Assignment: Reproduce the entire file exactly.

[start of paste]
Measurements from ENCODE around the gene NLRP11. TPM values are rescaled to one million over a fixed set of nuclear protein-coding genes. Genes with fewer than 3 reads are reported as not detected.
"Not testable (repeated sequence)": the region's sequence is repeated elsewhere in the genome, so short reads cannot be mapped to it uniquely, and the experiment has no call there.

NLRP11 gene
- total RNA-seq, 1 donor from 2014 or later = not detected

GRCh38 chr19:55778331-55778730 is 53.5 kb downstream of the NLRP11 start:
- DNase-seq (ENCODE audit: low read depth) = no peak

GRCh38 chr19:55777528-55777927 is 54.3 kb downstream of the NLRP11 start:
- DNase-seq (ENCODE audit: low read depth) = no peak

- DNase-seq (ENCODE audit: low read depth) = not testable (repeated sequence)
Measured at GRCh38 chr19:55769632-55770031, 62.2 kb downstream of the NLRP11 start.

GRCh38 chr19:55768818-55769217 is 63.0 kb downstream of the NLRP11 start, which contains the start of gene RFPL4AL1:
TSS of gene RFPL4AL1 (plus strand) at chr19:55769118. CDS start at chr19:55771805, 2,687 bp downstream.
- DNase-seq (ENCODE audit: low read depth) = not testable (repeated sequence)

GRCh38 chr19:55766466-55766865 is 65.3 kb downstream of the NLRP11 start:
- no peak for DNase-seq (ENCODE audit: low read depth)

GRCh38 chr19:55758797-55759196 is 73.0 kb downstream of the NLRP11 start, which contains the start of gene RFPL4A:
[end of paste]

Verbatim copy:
Measurements from ENCODE around the gene NLRP11. TPM values are rescaled to one million over a fixed set of nuclear protein-coding genes. Genes with fewer than 3 reads are reported as not detected.
"Not testable (repeated sequence)": the region's sequence is repeated elsewhere in the genome, so short reads cannot be mapped to it uniquely, and the experiment has no call there.

NLRP11 gene
- total RNA-seq, 1 donor from 2014 or later = not detected

GRCh38 chr19:55778331-55778730 is 53.5 kb downstream of the NLRP11 start:
- DNase-seq (ENCODE audit: low read depth) = no peak

GRCh38 chr19:55777528-55777927 is 54.3 kb downstream of the NLRP11 start:
- DNase-seq (ENCODE audit: low read depth) = no peak

- DNase-seq (ENCODE audit: low read depth) = not testable (repeated sequence)
Measured at GRCh38 chr19:55769632-55770031, 62.2 kb downstream of the NLRP11 start.

GRCh38 chr19:55768818-55769217 is 63.0 kb downstream of the NLRP11 start, which contains the start of gene RFPL4AL1:
TSS of gene RFPL4AL1 (plus strand) at chr19:55769118. CDS start at chr19:55771805, 2,687 bp downstream.
- DNase-seq (ENCODE audit: low read depth) = not testable (repeated sequence)

GRCh38 chr19:55766466-55766865 is 65.3 kb downstream of the NLRP11 start:
- no peak for DNase-seq (ENCODE audit: low read depth)

GRCh38 chr19:55758797-55759196 is 73.0 kb downstream of the NLRP11 start, which contains the start of gene RFPL4A: